What happens after you win an historic eight gold medals in a single Olympic Games? Only one person in the world can answer that question: Michael Phelps.
Since Beijing, Phelps has enjoyed his longest break from training ever. He's on a victory lap of sorts, touring the country and building the Michael Phelps brand. He let us tag along with him, and gave CNN's Anderson Cooper his most extensive interview since the Olympics.
He explains how he won in Beijing, how he almost didn't, and what life is now like for an unassuming 23-year-old swimmer who's also the greatest Olympic athlete ever.
At the red carpet at MTV's Video Music Awards in Hollywood, the loudest screams were not for a rapper or a rocker or the usual suspects: they were for Michael Phelps, a guy who can barely carry a tune.
The next day, he had an appearance on The Tonight Show with Jay Leno, then a red eye flight to New York, where he helped open the stock exchange the next morning.
But Phelps was starting to show the wear and tear of a tour that had taken him from Beijing to Portugal, and to San Francisco among other stops.
By mid-September, he had not been home for three months. 60 Minutes caught up with him in New York, between a commercial shoot and a rehearsal for Saturday Night Live.
Asked if he worries he's doing too much, Phelps told Cooper, "No, cause I'm having fun. You know, it's like (yawns), excuse me, you know, after I…"
He has no trouble sleeping, telling Cooper he can fall asleep within seconds. "Probably within a minute I could, I could be out cold."
Sure enough, Phelps started nodding off. "It took you 50 seconds to fall asleep after we stopped. We actually timed it," Cooper pointed out.
"I was exhausted that day," Phelps replied, laughing. "I was really tired that day."
"Are there moments when you're like, 'This is just nuts?'" Cooper asked.
"There have been a few times where I'll be like, 'Wow this is, you know, more than I expected or more than I thought would happen,'" Phelps admitted.
What's happening is a just reward for a guy who's been training non-stop since age 11. His teenage years were spent swimming lap after lap, thousands of hours staring at a black line on the bottom of a pool.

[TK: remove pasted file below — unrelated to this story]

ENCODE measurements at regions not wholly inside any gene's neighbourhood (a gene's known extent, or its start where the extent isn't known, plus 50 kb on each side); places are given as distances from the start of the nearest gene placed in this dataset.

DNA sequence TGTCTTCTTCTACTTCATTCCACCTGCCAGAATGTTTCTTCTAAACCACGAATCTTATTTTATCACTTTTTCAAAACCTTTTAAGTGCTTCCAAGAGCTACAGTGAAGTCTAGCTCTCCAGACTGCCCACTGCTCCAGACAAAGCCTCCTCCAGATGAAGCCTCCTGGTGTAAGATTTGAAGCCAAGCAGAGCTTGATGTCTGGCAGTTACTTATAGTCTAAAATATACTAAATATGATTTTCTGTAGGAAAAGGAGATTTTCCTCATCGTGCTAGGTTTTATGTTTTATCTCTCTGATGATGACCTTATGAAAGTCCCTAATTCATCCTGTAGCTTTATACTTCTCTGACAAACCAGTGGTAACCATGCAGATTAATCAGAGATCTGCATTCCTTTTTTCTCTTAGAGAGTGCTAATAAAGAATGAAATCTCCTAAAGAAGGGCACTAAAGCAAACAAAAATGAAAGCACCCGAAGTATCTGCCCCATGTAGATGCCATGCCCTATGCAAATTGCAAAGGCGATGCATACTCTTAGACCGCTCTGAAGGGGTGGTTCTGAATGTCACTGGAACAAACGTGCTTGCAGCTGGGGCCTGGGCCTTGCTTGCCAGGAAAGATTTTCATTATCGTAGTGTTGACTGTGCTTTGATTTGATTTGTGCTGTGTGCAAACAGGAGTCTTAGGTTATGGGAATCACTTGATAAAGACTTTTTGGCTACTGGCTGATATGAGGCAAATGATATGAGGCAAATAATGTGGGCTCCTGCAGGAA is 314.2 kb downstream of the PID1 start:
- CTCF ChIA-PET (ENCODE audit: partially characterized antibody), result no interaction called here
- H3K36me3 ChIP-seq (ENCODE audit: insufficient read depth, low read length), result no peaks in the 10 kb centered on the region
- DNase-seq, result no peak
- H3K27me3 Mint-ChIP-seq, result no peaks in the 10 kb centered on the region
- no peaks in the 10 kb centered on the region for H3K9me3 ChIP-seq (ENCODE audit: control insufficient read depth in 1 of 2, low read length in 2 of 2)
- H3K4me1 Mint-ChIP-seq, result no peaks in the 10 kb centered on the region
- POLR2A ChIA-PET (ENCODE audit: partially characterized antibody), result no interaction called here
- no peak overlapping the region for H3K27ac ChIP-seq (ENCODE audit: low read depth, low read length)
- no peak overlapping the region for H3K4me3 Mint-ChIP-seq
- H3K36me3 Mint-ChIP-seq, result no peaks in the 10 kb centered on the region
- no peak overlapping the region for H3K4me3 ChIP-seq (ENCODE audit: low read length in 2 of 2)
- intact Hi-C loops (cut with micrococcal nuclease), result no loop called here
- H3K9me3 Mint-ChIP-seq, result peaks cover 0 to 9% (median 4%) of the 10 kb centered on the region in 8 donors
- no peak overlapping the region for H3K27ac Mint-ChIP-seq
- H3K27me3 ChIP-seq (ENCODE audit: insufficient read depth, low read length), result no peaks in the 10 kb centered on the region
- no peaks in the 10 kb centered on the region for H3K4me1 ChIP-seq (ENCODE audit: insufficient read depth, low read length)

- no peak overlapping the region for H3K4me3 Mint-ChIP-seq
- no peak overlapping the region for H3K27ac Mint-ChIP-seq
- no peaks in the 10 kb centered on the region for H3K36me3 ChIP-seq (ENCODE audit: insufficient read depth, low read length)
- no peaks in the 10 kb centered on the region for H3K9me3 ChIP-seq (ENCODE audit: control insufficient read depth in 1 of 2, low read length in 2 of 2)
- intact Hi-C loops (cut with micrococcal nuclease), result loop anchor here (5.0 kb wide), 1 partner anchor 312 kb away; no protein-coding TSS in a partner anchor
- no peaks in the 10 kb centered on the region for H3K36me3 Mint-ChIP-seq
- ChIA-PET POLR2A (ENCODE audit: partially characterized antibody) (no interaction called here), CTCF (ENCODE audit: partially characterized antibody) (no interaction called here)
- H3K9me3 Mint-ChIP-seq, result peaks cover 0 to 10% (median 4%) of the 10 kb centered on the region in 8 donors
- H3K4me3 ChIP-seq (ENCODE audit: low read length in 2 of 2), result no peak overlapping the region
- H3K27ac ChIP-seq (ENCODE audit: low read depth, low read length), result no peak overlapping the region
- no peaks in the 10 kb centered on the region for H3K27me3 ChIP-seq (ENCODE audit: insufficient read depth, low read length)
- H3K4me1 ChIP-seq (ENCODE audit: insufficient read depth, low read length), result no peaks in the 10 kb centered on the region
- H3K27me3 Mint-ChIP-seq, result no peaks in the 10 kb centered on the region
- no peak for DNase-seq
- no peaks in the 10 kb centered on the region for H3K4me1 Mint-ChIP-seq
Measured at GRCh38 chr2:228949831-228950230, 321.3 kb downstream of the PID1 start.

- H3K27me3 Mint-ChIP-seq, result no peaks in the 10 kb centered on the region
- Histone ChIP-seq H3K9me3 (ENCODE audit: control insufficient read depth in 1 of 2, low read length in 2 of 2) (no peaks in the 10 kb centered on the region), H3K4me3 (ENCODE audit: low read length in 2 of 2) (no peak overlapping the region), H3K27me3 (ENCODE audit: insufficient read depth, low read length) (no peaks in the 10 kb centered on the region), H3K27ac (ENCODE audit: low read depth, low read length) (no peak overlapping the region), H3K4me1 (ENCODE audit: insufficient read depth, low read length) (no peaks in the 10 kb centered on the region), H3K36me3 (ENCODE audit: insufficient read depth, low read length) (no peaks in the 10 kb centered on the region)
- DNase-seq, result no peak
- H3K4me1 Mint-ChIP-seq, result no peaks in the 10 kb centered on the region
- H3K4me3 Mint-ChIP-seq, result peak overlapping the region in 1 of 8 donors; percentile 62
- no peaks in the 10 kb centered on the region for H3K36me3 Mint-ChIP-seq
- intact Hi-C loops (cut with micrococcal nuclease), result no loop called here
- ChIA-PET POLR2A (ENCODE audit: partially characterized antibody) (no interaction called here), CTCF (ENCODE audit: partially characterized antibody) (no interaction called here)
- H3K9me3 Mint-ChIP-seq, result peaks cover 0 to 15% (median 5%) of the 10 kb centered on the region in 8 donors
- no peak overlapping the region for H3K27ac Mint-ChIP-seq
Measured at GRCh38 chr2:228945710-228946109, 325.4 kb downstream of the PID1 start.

"For about five years he did not take one day off," explained Phelps' coach Bob Bowman.
Bowman said Phelps even trained on Christmas Day and on his birthdays.
"How do you do that every day?" Cooper asked.
"To be honest, it's not wanting to lose, wanting to do something no one's ever done before. That's what got me out of bed every day," Phelps explained.
The workouts were so intense, Bowman became known as the mad scientist. The toughest workouts, he said, were swimming 10,000 meters for time, which takes about two and a half hours.
"Two and a half hours of full-out racing?" Cooper asked.
"Just swim as hard as you can for two and a half hours," Bowman explained.
"Like horrible, horrible workouts. When you see them on paper, you're like, 'I can't do this.' He makes us do it so we're more confident and we know that we can do anything that we put our mind to," Phelps said.
Payoff came at the 2004 Athens Olympics. Phelps won six gold medals, an extraordinary achievement but he just missed Mark Spitz's record of seven golds.
Then came Beijing and a chance to make history. To win eight golds, Phelps needed to swim 17 times in nine days. So many things could go wrong in Beijing - and they did. In the 200-meter butterfly final, his goggles filled with water virtually from the start.
"They started filling up more and more and more. And about 75 meters left in the race, I could see nothing. I couldn't see the black line. I couldn't see the T. I couldn't see anything. I was purely going by stroke count. And I couldn't take my goggles off because they were underneath two swim caps," he remembered.
Somehow, he not only won his fourth gold medal of the games, he also set a world record.